Learn what goes into pricing a life insurance and how to get low cost policy to protect your family today.
Life insurance is a part of your financial safety net that you’ll be paying for for decades. That’s why it’s important to understand the cost of your policy. After all, letting a policy lapse because you can’t afford it defeats the purpose of having it. Learn more about:
Most people can expect to pay around $300-$400 per year for their policy. But individual costs depend on a number of factors, including the classification you’re assigned, your coverage amount and term length, the riders you choose, and the type of policy.
Life insurance companies use classifications to determine how risky you are for them to insure — what are the chances that you’ll die over the course of your policy? If you’re very unhealthy and more likely to die during the term of your policy, you’ll be charged more. If you’re very healthy, and there’s little risk that the life insurance company will have to pay the death benefit, you’ll get more affordable rates.
Classifications are calculated during the underwriting process after the underwriter looks at:
With all of this information gathered, an underwriter will crunch some numbers and assign you a classification. If you aced everything, you’ll be assigned a Preferred Plus rating. That helps you secure the lowest life insurance premiums. If there are some marks against you, like high blood pressure, you’ll be dropped to lower classes like Preferred, Standard Plus, and Standard accordingly. Smokers will get Tobacco classifications.
Read more in our in-depth guide to life insurance classifications.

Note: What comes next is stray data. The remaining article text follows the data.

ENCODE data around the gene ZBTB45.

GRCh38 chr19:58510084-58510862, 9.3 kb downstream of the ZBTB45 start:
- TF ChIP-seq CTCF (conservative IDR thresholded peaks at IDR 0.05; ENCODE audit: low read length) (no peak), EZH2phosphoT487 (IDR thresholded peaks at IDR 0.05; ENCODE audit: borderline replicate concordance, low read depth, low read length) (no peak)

How much life insurance you need is a two-part question: How much coverage you need, and how many years you need that coverage to last. Both are important, and both affect the cost of life insurance. Policies with higher coverage amounts cost more, as do policies that last longer.
Note that how long the policy lasts is only applicable to term life insurance. Permanent life insurance doesn’t have this limitation, but costs more. More on this distinction below.
Riders are like mini contracts appended to life insurance policies that allow for customization and provisions for individual scenarios. However, depending on the provision, there could be an additional cost that doesn’t make the rider worth it. A return-of-premium rider refunds premiums at the end of a policy term, but you might be better off having invested that money; waiver-of-premium, accidental death, or child coverage riders are also usually not worth the extra price.
Everyone’s situation will be different, and some riders may be worthwhile, but you should always consider the potential additional cost before adding one to your policy.
Life insurance comes in different types. Term is the most common and most affordable; permanent policies are more expensive but have extra perks, like an investment-style cash component.
The type of life insurance you have — term or permanent, and which specific type of permanent insurance — will largely affect the cost of the policy. We will go into the two most popular types, term and whole, below, but you can learn more about the other types life insurance.
A term life insurance policy is the right policy for most people. A healthy 30-year-old male can expect to pay an average of $21 a month for a 20-year policy. Unlike permanent policies, there are no “extras” with term insurance that raise the rates; you just need to be aware of the factors listed above.
Learn more about term life insurance rates.
While term insurance is typically affordable, whole life insurance is usually most expensive. Whole policies can be six to 10 times as expensive as a comparable term policy. This is because:
Learn more about whole life insurance rates.
There are different ways of finding affordable life insurance, and knowing what goes into the cost before you get life insurance quotes allows you to make the best decisions during the application process and find a policy that fits your budget.
Disclaimer: Policygenius’ editorial content is not written by an insurance agent. It’s intended for informational purposes and should not be considered legal or financial advice. Consult a professional to learn what financial products are right for you.